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Jack Ford, Toledo City Councilman and former mayor, dies at 67

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    Toledo City Councilman Jack Ford, 67, was a former mayor, five-term city councilman, school board member, and state representative.

    The Blade
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  • Toledo-City-Councilman-Jack-Ford

    Toledo City Councilman Jack Ford, 67, was a former mayor, five-term city councilman, school board member, and state representative.

    The Blade
    Buy This Image

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    Toledo Mayor Paula Hicks-Hudson speaks with Ray Wood, president of the Toledo branch of the NAACP, upon learning of Jack Ford's death.

    THE BLADE/ AMY VOIGT
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Toledo-City-Councilman-Jack-Ford

Toledo City Councilman Jack Ford, 67, was a former mayor, five-term city councilman, school board member, and state representative.

The Blade
Enlarge | Buy This Image

Jack Ford, Toledo City Councilman and former mayor, died today.

Mayor Paula Hicks-Hudson said Mr. Ford, 67, died this morning at Toledo Hospital. She said he was taken there from his home by a life squad.

Mr. Ford’s death comes just six weeks after Mayor D. Michael Collins, who died Feb. 6 after suffering a cardiac arrest Feb. 1 while driving.

PHOTO GALLERY: Click here for photos from the Hicks-Hudson campaign event

The news of Mr. Ford’s death was announced this morning at fundraising event at Local 500 hall on Ashland Avenue for Mayor Hicks-Hudson, who was sworn in as mayor after Mr. Collins’ death. The morning’s event was intended to launch her campaign to retain her post.

 

"We're hit again with another great loss to the city," Mayor Hicks-Hudson said.

Rev. Otis J. Gordon of Warren A.M.E. Church made the startling announcement to a room packed with about 300 of Mayor Hicks-Hudson’s supporters, many of whom knew Mr. Ford. He announced the death at the beginning of the breakfast fundraiser, which had been delayed a few minutes by officials citing an emergency.

“It is my sad responsibility to report to you that our city has lost a great, great individual. Former Mayor Ford has just passed,” he said, as several in the crowd gasped. “We would ask that you pray for his family, and we know that you appreciate the contributions that he has made.”

Mr. Ford suffered a cardiac arrest at his home, said the mayor's chief of staff Robert Reinbolt.

He had been hospitalized before because of complications from kidney disease. Mr. Ford had Type 2 diabetes, a history of high blood pressure, and kidney disease.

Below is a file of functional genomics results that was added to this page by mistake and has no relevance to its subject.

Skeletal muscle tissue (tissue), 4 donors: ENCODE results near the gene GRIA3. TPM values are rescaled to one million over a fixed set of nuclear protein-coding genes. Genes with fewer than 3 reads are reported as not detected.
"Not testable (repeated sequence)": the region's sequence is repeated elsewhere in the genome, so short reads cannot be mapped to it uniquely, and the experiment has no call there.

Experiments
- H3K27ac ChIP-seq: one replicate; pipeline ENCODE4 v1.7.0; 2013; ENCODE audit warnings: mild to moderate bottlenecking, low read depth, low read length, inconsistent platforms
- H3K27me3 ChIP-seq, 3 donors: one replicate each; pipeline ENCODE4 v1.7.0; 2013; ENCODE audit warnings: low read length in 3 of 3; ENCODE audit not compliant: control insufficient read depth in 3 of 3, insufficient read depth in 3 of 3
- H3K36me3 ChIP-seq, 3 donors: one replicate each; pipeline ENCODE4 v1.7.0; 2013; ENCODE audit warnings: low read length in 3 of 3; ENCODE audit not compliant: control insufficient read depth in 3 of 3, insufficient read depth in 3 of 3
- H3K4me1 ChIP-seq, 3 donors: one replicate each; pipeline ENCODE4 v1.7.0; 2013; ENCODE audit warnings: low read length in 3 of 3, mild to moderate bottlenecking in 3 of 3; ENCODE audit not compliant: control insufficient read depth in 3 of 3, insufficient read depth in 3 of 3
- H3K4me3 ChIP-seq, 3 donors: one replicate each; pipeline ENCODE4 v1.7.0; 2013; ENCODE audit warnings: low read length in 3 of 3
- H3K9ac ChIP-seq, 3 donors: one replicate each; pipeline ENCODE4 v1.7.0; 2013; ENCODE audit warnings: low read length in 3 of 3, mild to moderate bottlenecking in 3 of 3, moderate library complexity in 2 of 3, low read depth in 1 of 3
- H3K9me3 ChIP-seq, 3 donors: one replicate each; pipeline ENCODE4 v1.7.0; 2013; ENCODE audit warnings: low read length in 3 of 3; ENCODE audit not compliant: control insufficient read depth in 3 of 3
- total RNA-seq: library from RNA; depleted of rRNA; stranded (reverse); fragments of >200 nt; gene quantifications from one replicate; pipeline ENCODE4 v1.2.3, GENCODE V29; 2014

Mr. Ford’s family released a statement calling him “a pillar in the Toledo community and throughout the state of Ohio.”

“He was a true public servant who served with distinction for nearly 50 years,” the statement said.

"It's obviously a shock. It's a passing of a great leader," said council president Steve Steel, among those who attended Mayor Hicks-Hudson’s event.

Mr. Steel said Mr. Ford was readmitted to a Toledo hospital today after being released earlier this week.

Paula-Hicks-Hudson-Ray-Wood

Toledo Mayor Paula Hicks-Hudson speaks with Ray Wood, president of the Toledo branch of the NAACP, upon learning of Jack Ford's death.

THE BLADE/ AMY VOIGT
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Mayor Hicks-Hudson called Mr. Ford a “consummate politician” and a “fine man.” She left her fundraiser before it started when she learned Mr. Ford had been taken to the hospital, but didn’t get to see him while he was hospitalized. She later returned to the union hall and addressed her supporters.

She described her relationship with Mr. Ford as a love-hate relationship like a big brother to a little sister.

“He was planning to be here,” she said, adding that he even talked about having people carry him up the steps so he could attend.  

“It was supposed to be the kick-off of District 4, kick-off for mayor. It’s really a kick off in honor to continue his legacy,” she said.

She then read a speech Mr. Ford wrote for her recently.

Mr. Ford was a former mayor, five-term city councilman, school board member, and state representative. He worked more than 40 years in state and local government and nonprofit agencies, giving him a deep knowledge of policy issues. A progressive Democrat, Mr. Ford once said he would rather work with Republicans and independents than marginalize them.

Mr. Ford, who had degrees in law and public administration, was Toledo's first African-American mayor from 2002 to 2006. He also served on the Toledo school board and City Council, including a stint as council president. In 1998, he became minority leader of the Ohio House of Representatives.

His family said funeral service arrangements are pending and information will be announced Monday.

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